If you’ve read or even heard of Richard Louv’s Last Child in the Woods: Saving Our Children From Nature-Deficit Disorder, then you are probably aware that kids today have dramatically less time outdoors than they used to. Why is this an issue? Having less time outdoors — what Louv dubs “Nature Deficit Disorder” — contributes to a number of problems, from decreased imagination to reduced connection with the natural world. This isn’t just a problem for individuals. When we as a society raise generation after generation of children — tender saplings if you will — who are less and less in touch with nature, our society will have successively less interest in preserving the environment. And this potentially, and arguably, can have cataclysmic effects.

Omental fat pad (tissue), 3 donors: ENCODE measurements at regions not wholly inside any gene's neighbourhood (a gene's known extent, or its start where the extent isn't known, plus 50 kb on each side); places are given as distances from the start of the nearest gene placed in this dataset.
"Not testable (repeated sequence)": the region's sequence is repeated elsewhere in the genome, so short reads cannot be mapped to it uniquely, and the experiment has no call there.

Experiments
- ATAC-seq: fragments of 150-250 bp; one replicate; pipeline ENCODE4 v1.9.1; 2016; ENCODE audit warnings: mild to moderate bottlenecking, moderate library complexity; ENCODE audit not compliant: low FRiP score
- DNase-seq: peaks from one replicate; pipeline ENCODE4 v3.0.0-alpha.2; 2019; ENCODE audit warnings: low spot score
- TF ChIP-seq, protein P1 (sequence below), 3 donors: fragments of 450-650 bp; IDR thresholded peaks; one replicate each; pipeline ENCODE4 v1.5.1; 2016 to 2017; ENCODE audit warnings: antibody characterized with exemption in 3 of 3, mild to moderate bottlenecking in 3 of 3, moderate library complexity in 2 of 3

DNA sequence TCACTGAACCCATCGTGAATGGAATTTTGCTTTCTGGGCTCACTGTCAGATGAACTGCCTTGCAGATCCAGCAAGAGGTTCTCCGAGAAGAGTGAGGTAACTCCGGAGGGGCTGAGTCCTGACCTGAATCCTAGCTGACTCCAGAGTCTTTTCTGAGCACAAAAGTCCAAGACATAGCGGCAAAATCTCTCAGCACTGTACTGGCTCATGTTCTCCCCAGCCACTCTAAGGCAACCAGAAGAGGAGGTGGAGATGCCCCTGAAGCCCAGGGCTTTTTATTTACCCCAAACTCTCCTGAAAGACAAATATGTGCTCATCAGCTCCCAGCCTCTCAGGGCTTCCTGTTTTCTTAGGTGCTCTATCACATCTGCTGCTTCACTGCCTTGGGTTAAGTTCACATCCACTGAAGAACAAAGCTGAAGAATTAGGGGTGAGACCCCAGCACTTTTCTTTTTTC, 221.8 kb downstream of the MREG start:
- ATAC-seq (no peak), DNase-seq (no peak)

The National Wildlife Federation provides a sobering summary of key research findings on this topic:
* Children are spending half as much time outdoors as they did 20 years ago.
* Today, kids 8-18 years old devote an average of 7 hours and 38 minutes using entertainment media in a typical day (more than 53 hours a week).
* In a typical week, only 6% of children ages 9-13 play outside on their own.
* Children who play outside are more physically active, more creative in their play, less aggressive and show better concentration.
* Sixty minutes of daily unstructured free play is essential to children’s physical and mental health.
* The most direct route to caring for the environment as an adult is participating in “wild nature activities” before the age of 11.